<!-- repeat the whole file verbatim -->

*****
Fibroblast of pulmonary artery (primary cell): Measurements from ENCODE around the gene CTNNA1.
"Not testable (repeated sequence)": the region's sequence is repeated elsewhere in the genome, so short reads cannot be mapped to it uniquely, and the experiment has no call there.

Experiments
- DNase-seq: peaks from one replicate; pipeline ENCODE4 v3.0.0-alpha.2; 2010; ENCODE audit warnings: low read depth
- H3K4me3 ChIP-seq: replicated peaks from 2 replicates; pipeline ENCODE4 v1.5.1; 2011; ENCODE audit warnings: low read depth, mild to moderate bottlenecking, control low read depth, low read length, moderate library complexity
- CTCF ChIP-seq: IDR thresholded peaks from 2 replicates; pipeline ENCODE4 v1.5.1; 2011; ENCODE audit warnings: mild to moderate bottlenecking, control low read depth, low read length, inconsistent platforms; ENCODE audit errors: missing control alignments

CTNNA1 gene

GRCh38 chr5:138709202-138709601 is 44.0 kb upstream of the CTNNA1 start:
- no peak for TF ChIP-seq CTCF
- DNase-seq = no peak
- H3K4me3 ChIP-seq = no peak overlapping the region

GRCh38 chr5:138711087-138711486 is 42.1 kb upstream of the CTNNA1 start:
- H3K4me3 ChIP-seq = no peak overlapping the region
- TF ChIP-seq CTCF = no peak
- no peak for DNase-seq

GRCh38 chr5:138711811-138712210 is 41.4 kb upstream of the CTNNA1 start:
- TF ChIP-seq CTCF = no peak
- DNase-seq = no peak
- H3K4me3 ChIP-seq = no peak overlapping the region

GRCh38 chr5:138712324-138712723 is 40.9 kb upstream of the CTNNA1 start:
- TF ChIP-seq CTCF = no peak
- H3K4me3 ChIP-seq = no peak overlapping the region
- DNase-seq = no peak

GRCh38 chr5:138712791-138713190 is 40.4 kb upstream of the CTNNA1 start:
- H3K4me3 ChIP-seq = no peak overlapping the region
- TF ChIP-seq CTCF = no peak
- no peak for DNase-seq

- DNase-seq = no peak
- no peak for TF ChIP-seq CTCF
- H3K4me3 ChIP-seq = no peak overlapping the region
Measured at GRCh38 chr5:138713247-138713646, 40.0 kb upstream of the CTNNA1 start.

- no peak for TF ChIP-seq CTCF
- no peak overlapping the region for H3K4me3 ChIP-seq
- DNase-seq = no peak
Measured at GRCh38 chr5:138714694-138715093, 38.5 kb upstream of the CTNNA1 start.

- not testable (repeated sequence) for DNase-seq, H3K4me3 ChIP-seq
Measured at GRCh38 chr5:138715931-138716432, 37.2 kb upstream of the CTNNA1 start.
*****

Fibroblast of pulmonary artery (primary cell): Measurements from ENCODE around the gene CTNNA1.
"Not testable (repeated sequence)": the region's sequence is repeated elsewhere in the genome, so short reads cannot be mapped to it uniquely, and the experiment has no call there.

Experiments
- DNase-seq: peaks from one replicate; pipeline ENCODE4 v3.0.0-alpha.2; 2010; ENCODE audit warnings: low read depth
- H3K4me3 ChIP-seq: replicated peaks from 2 replicates; pipeline ENCODE4 v1.5.1; 2011; ENCODE audit warnings: low read depth, mild to moderate bottlenecking, control low read depth, low read length, moderate library complexity
- CTCF ChIP-seq: IDR thresholded peaks from 2 replicates; pipeline ENCODE4 v1.5.1; 2011; ENCODE audit warnings: mild to moderate bottlenecking, control low read depth, low read length, inconsistent platforms; ENCODE audit errors: missing control alignments

CTNNA1 gene

GRCh38 chr5:138709202-138709601 is 44.0 kb upstream of the CTNNA1 start:
- no peak for TF ChIP-seq CTCF
- DNase-seq = no peak
- H3K4me3 ChIP-seq = no peak overlapping the region

GRCh38 chr5:138711087-138711486 is 42.1 kb upstream of the CTNNA1 start:
- H3K4me3 ChIP-seq = no peak overlapping the region
- TF ChIP-seq CTCF = no peak
- no peak for DNase-seq

GRCh38 chr5:138711811-138712210 is 41.4 kb upstream of the CTNNA1 start:
- TF ChIP-seq CTCF = no peak
- DNase-seq = no peak
- H3K4me3 ChIP-seq = no peak overlapping the region

GRCh38 chr5:138712324-138712723 is 40.9 kb upstream of the CTNNA1 start:
- TF ChIP-seq CTCF = no peak
- H3K4me3 ChIP-seq = no peak overlapping the region
- DNase-seq = no peak

GRCh38 chr5:138712791-138713190 is 40.4 kb upstream of the CTNNA1 start:
- H3K4me3 ChIP-seq = no peak overlapping the region
- TF ChIP-seq CTCF = no peak
- no peak for DNase-seq

- DNase-seq = no peak
- no peak for TF ChIP-seq CTCF
- H3K4me3 ChIP-seq = no peak overlapping the region
Measured at GRCh38 chr5:138713247-138713646, 40.0 kb upstream of the CTNNA1 start.

- no peak for TF ChIP-seq CTCF
- no peak overlapping the region for H3K4me3 ChIP-seq
- DNase-seq = no peak
Measured at GRCh38 chr5:138714694-138715093, 38.5 kb upstream of the CTNNA1 start.

- not testable (repeated sequence) for DNase-seq, H3K4me3 ChIP-seq
Measured at GRCh38 chr5:138715931-138716432, 37.2 kb upstream of the CTNNA1 start.